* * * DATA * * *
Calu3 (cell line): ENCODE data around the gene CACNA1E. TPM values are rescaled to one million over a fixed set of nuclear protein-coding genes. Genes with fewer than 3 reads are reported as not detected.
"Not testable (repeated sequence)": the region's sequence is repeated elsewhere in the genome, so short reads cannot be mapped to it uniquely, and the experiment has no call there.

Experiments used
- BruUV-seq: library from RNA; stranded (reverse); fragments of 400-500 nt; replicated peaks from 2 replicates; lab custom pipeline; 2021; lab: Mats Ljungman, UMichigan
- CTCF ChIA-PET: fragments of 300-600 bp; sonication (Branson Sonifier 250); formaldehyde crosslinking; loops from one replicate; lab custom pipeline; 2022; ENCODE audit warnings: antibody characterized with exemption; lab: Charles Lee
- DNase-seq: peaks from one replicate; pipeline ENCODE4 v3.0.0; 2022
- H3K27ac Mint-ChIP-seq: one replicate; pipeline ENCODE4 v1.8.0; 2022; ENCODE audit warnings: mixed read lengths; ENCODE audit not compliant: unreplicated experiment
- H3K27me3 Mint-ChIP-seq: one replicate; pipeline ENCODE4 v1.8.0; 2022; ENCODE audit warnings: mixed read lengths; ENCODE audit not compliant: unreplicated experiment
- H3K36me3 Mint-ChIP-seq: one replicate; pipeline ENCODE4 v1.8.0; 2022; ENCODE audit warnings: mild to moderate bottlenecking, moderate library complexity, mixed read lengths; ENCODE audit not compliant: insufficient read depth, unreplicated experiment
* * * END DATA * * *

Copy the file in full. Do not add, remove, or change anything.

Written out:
Calu3 (cell line): ENCODE data around the gene CACNA1E. TPM values are rescaled to one million over a fixed set of nuclear protein-coding genes. Genes with fewer than 3 reads are reported as not detected.
"Not testable (repeated sequence)": the region's sequence is repeated elsewhere in the genome, so short reads cannot be mapped to it uniquely, and the experiment has no call there.

Experiments used
- BruUV-seq: library from RNA; stranded (reverse); fragments of 400-500 nt; replicated peaks from 2 replicates; lab custom pipeline; 2021; lab: Mats Ljungman, UMichigan
- CTCF ChIA-PET: fragments of 300-600 bp; sonication (Branson Sonifier 250); formaldehyde crosslinking; loops from one replicate; lab custom pipeline; 2022; ENCODE audit warnings: antibody characterized with exemption; lab: Charles Lee
- DNase-seq: peaks from one replicate; pipeline ENCODE4 v3.0.0; 2022
- H3K27ac Mint-ChIP-seq: one replicate; pipeline ENCODE4 v1.8.0; 2022; ENCODE audit warnings: mixed read lengths; ENCODE audit not compliant: unreplicated experiment
- H3K27me3 Mint-ChIP-seq: one replicate; pipeline ENCODE4 v1.8.0; 2022; ENCODE audit warnings: mixed read lengths; ENCODE audit not compliant: unreplicated experiment
- H3K36me3 Mint-ChIP-seq: one replicate; pipeline ENCODE4 v1.8.0; 2022; ENCODE audit warnings: mild to moderate bottlenecking, moderate library complexity, mixed read lengths; ENCODE audit not compliant: insufficient read depth, unreplicated experiment